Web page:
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ingratiate
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War and Peace
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ingratiate
Used In
War and Peace
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  • Although Prince Vasili listened reluctantly and not very politely to the elderly lady, even betraying some impatience, she gave him an ingratiating and appealing smile, and took his hand that he might not go away.
  • The more emotional and ingratiating the expression of Natasha’s face became, the more serious and stern grew Sonya’s.
  • The Petersburg Freemasons all came to see him, tried to ingratiate themselves with him, and it seemed to them all that he was preparing something for them and concealing it.
  • Boris, who had come to Moscow on leave a few days before, had been anxious to be presented to Prince Nicholas Bolkonski, and had contrived to ingratiate himself so well that the old prince in his case made an exception to the rule of not receiving bachelors in his house.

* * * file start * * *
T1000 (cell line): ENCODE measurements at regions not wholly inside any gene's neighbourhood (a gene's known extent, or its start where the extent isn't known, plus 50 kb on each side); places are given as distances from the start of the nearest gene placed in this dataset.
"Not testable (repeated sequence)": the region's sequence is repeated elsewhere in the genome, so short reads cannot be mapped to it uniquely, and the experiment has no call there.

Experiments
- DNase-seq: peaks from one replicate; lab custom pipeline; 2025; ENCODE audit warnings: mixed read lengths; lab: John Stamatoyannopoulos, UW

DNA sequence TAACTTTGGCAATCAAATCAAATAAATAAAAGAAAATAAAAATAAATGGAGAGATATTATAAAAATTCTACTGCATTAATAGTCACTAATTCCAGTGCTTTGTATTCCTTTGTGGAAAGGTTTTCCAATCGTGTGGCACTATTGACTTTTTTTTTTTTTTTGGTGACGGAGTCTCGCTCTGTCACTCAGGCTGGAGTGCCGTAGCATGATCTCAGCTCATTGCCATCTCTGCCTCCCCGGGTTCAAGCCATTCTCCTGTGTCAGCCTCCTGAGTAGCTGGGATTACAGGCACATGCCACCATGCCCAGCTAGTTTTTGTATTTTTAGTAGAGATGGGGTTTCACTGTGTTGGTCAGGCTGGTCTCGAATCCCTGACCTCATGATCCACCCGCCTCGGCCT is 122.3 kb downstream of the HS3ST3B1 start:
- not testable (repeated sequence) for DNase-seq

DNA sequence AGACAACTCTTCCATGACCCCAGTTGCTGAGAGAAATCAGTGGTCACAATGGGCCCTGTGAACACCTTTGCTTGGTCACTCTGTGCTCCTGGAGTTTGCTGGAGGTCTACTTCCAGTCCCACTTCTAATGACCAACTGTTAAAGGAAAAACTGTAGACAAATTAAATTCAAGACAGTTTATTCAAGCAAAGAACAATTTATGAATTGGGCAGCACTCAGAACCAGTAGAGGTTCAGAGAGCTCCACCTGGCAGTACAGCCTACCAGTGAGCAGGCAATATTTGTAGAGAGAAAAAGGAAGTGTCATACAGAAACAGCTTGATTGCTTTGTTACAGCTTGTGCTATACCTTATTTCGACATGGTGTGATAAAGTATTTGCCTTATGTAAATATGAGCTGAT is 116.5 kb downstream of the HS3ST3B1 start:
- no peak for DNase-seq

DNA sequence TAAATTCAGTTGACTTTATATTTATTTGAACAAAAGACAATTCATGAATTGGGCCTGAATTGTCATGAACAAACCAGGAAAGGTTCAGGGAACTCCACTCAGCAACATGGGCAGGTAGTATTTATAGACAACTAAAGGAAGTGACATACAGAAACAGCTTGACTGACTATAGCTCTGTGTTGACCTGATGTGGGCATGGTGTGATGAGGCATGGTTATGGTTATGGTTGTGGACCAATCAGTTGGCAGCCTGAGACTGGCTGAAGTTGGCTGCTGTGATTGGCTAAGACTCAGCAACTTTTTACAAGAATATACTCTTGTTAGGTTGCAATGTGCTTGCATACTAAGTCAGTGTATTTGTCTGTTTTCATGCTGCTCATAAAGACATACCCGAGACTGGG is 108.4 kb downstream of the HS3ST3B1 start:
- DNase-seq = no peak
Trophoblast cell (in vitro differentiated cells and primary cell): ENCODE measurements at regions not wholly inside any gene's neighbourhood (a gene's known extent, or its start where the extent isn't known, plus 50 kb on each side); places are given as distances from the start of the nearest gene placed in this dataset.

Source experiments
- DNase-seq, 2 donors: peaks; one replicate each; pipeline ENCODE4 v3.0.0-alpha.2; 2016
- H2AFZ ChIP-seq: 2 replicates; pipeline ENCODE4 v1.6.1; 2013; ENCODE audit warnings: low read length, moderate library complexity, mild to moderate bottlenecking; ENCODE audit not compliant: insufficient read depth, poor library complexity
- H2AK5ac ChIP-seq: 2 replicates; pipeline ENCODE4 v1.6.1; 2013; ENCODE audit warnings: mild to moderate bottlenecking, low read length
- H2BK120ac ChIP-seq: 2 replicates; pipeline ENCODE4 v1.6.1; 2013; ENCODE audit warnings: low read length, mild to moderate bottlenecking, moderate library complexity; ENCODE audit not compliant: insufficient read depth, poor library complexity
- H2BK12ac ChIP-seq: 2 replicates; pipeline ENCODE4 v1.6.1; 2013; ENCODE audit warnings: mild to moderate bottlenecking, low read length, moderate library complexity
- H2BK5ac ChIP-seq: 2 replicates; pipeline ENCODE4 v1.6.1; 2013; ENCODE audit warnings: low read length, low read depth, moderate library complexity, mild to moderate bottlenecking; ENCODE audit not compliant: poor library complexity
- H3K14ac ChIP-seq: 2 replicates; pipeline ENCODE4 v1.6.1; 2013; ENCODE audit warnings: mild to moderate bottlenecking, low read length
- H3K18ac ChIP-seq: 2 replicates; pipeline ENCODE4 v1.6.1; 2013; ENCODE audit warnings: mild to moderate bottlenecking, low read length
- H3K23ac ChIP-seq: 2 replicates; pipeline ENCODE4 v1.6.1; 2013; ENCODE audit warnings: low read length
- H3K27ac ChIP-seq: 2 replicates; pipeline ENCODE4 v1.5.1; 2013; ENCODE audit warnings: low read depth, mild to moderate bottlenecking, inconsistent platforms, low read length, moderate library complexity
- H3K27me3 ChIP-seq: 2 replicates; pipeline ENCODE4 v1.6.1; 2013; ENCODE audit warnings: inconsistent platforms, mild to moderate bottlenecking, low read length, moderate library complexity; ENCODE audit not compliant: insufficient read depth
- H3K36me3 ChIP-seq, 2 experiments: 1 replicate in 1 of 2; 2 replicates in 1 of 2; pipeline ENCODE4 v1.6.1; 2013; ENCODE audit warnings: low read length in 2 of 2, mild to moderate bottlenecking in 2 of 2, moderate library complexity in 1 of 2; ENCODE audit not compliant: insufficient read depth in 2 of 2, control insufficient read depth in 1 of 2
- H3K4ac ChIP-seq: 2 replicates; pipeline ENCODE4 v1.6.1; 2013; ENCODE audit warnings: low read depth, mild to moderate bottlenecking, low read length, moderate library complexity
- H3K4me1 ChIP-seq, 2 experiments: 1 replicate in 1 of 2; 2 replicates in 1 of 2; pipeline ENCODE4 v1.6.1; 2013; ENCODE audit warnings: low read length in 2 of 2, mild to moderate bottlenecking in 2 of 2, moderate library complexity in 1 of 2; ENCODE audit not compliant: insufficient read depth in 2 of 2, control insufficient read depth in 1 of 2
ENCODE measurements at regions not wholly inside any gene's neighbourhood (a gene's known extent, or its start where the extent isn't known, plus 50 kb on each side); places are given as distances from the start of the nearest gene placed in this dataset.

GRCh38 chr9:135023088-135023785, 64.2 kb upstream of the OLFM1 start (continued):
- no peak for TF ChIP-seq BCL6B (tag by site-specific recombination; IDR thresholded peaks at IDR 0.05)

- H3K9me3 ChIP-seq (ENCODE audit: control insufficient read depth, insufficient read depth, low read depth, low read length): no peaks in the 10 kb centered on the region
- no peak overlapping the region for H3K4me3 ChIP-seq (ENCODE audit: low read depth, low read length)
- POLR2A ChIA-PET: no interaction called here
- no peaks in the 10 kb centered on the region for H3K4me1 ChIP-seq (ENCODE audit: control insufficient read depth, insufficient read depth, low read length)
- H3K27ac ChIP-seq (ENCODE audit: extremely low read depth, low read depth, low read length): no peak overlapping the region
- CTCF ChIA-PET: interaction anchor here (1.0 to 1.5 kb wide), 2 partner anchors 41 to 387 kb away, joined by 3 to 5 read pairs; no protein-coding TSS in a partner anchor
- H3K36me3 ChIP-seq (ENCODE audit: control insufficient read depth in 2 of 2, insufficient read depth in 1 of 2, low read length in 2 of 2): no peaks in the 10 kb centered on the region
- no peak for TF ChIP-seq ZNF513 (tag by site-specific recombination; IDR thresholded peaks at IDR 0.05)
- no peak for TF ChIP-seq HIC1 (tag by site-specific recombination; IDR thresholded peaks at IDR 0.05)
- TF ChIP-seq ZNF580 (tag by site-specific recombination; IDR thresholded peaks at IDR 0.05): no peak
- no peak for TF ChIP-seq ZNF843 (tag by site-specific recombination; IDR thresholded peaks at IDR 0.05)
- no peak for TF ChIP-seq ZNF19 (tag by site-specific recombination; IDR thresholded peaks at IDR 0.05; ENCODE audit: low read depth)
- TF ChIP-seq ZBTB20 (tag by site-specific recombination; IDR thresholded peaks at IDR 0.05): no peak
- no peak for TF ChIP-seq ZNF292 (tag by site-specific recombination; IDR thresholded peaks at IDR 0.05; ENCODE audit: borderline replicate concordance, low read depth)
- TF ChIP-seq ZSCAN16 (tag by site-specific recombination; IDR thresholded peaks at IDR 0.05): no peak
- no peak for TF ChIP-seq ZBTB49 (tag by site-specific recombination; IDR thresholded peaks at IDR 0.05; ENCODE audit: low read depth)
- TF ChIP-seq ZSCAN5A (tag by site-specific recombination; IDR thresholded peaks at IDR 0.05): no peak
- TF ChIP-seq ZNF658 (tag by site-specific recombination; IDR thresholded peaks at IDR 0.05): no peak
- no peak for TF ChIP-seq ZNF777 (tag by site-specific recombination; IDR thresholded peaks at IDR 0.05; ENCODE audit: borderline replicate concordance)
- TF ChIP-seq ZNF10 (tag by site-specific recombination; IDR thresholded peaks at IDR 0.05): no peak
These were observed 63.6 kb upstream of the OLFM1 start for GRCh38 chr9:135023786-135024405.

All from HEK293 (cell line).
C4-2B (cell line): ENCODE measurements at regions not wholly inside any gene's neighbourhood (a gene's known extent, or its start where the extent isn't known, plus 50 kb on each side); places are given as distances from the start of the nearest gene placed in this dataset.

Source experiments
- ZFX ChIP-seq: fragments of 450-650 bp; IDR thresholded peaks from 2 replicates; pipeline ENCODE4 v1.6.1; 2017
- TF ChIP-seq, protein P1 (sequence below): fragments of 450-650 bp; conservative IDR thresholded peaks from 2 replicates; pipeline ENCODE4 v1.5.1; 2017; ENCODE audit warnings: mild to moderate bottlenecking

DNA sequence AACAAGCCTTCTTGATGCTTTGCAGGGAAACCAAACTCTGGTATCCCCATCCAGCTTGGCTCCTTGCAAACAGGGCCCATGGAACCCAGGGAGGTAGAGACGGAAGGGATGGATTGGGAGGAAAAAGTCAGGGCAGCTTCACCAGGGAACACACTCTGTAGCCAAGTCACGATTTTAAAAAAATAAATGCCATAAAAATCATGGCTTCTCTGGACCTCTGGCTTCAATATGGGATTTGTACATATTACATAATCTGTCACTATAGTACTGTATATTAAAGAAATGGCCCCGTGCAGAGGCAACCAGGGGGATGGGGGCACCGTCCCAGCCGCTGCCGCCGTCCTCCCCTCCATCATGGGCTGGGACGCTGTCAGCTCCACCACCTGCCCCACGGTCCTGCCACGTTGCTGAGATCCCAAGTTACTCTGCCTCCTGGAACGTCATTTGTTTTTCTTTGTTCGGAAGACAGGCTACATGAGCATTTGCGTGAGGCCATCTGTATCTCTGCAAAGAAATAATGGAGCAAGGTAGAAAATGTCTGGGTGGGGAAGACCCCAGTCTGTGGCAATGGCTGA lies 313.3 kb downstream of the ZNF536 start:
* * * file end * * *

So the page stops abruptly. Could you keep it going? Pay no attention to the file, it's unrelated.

• He carefully and hastily felt himself all over, readjusted his hat, and pulling himself together drew himself up and, at the very moment when the Emperor, having alighted from the sleigh, lifted his eyes to him, handed him the report and began speaking in his smooth, ingratiating voice.
  • But there were no dealers with voices of ingratiating affability inviting customers to enter; there were no hawkers, nor the usual motley crowd of female purchasers—but only soldiers, in uniforms and overcoats though without muskets, entering the Bazaar empty-handed and silently making their way out through its passages with bundles.

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  • She tried to ingratiate herself with her superiors.
  • On the surface, he was one of those pale, ingratiating kind of men who tiptoed through life on small, quick feet.
    Robert Cormier  --  The Chocolate War

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